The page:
Science of Addiction Recovery (SOAR)


This 1-3 hour symposium’s goal is explaining addiction as a brain condition and that, very much like other chronic health conditions, recovery is a daily health issue that over 25 million Americans successfully manage. Upon completion of the symposium, participants will be able to:

Explain, using plain language, a) why addicts can’t “just quit and stay quit,” and b) the reasons for the message of hope for recovery, both based on neuropsychology;
Describe how alcohol and other drug use affects priorities and behaviors, and why recovery capital and supports are often needed to sustain long-term recovery;
Identify the many pathways to recovery, and where peer and professional help is available for choosing resources that best meet an individual, family, or community’s current needs.
This training spreads the word about recovery and advocates for people who are seeking or in need of recovery. Brief lectures aided by a PowerPoint as supplemented with individual and small group activities, and whole-group discussions. The course content is adapted to the primary audience so that it is appropriate for adolescents, adults, peers/clients, family psycho-education groups, staff in-service trainings, community in-reach events, or community partners’ presentations.
Many healthcare, behavioral health, social service, criminal justice, and recovery community organizations and community groups have used this training as a cornerstone to building or enhancing recovery-oriented systems of care within an organization and in conjunction with other community-based resources.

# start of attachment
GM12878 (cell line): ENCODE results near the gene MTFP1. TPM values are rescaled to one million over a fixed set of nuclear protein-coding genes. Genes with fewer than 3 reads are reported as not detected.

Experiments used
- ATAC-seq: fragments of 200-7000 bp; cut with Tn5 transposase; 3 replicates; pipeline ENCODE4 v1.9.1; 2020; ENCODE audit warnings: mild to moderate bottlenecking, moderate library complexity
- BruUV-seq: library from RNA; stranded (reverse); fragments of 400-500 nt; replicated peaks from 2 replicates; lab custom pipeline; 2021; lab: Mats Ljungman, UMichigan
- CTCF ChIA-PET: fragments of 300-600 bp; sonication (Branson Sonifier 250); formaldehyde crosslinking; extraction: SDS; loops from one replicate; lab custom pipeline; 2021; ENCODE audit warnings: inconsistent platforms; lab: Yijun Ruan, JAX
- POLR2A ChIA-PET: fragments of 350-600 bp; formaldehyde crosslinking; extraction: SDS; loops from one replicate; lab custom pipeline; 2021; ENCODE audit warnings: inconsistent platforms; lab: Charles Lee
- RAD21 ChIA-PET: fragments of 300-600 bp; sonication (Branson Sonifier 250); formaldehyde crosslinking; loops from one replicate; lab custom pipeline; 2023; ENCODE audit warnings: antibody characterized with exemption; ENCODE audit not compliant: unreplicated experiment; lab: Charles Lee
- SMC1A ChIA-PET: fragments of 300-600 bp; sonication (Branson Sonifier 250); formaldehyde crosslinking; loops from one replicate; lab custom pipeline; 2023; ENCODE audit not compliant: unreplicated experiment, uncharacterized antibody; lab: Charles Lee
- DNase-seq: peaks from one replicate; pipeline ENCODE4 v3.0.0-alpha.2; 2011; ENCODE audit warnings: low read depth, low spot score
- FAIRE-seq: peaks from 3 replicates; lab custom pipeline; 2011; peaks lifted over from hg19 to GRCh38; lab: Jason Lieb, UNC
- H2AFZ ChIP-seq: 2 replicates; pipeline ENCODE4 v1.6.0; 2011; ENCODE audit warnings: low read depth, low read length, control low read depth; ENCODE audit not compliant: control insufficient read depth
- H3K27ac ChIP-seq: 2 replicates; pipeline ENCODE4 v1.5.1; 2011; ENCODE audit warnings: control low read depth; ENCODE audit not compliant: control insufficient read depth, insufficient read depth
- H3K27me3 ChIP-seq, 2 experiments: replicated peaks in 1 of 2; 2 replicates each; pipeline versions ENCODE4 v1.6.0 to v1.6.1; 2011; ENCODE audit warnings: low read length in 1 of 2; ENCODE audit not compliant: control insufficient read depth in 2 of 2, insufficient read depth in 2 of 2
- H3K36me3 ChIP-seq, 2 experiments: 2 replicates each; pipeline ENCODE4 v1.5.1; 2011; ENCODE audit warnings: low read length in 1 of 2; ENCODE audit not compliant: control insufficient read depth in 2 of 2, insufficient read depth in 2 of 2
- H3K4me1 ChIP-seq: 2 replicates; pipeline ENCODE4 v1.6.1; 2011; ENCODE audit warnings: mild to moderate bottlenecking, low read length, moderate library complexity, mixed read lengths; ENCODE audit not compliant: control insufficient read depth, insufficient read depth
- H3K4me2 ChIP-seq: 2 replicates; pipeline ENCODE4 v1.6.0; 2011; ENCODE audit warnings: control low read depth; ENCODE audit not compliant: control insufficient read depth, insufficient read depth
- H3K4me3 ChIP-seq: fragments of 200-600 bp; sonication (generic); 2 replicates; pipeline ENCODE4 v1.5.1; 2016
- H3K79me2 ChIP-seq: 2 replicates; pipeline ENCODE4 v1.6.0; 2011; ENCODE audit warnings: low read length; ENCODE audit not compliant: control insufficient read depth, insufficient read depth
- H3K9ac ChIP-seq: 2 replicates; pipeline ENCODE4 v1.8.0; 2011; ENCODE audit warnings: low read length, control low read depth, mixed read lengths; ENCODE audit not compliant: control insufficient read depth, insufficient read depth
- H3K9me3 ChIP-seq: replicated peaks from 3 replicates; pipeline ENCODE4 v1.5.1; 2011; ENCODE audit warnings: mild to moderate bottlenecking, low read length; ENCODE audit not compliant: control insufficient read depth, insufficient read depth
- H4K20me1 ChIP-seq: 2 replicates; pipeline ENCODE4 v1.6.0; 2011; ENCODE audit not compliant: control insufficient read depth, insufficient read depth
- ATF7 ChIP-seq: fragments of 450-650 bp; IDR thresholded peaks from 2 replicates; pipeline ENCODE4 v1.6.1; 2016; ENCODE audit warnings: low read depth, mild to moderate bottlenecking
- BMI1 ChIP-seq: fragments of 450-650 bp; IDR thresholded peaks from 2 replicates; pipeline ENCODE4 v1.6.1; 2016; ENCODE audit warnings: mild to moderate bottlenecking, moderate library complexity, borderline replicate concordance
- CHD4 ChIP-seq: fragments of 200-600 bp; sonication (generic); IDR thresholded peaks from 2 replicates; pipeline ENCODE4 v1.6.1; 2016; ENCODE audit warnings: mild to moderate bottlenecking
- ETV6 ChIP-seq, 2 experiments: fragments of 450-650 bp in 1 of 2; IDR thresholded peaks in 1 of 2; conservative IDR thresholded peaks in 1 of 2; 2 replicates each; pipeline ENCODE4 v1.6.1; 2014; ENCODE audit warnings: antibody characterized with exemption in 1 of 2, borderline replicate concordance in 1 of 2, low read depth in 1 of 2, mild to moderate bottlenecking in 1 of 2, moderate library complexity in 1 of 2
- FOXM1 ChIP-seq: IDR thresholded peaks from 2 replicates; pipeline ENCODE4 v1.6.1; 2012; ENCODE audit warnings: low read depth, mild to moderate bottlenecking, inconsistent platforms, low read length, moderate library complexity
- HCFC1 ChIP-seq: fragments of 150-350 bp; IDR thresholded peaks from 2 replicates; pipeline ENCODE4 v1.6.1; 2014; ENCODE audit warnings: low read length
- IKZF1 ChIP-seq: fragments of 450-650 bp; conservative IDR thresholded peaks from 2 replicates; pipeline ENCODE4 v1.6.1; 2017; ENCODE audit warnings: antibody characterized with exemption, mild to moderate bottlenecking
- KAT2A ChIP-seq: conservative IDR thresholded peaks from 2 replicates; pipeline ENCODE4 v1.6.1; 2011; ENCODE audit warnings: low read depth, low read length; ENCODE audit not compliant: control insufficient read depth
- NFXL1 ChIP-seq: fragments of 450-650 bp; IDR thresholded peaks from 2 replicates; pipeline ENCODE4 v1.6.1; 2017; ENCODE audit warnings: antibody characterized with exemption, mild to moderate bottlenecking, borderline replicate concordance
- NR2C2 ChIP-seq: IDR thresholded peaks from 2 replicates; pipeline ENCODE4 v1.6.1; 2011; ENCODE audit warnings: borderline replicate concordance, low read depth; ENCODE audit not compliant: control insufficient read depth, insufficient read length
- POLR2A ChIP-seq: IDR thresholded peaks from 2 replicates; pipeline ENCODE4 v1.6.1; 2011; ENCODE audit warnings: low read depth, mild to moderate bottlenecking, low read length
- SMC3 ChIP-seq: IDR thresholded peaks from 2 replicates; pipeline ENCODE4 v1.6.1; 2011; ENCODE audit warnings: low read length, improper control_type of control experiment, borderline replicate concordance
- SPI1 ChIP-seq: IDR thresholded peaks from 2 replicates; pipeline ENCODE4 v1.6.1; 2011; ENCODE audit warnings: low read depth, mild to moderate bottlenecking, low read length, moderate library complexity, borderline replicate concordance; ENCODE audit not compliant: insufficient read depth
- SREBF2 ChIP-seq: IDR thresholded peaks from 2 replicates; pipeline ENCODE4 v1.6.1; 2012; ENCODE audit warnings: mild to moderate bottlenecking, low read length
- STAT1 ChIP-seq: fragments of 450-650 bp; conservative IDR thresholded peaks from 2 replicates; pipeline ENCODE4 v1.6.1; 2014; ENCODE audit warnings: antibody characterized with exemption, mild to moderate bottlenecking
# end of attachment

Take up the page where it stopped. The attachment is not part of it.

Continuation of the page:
A subsequent 6-hour training-of-trainers (TOT) symposium will certify participants to deliver the SOAR curriculum – see SOAR TOT (Developed by Faces and Voices of Recovery).
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SOAR Training of Trainers

The Science of Addiction and Recovery Training of Trainers (SOAR TOT) is available for adolescents, adults, peers/clients, service providers, and community members who are in long- term recovery. 

Participants leave the training with access to a complete set of the Faces and Voices of Recovery’s SOAR PowerPoint that includes a script for each slide, SOAR handout templates, and presenter self-assessment tools for developing a mastery level of proficiency and confidence in engaging audiences in discussions about the SOAR. Upon completion of this 6-hour workshop, participants will be able to:
  • Deliver the SOAR presentation to meet its two objectives of explaining: 1) the neuropsychology of addiction and recovery and 2) why the SOAR is important for recovery advocacy and the recovery community,
  • Answer the eight most frequently asked questions during SOAR presentations,
  • Describe three keys to becoming a successful presenter, and
  • Identify six components of an effective presentation.
This training prepares peers to connect science-based facts with the trainer’s and participants’ lived experience for a nuanced and impactful experience. Sharing real stories of life challenges, thinking and emotional reactions and associated recovery triumphs replaces “confronting denial” with listening, validation and intrinsic motivation. Like any skill, this takes practice and TOT participants are invited to intentionally engage in progressive development activities. This growth is further enhanced by participating in the other asset-based community development and appreciative inquiry trainings offered by the Georgia Council on Substance Abuse.

An understanding of the science-based facts, combined with the lived experience of the presenter, together create a powerful tool for explaining addiction and creating environments that are able and willing to support recovery.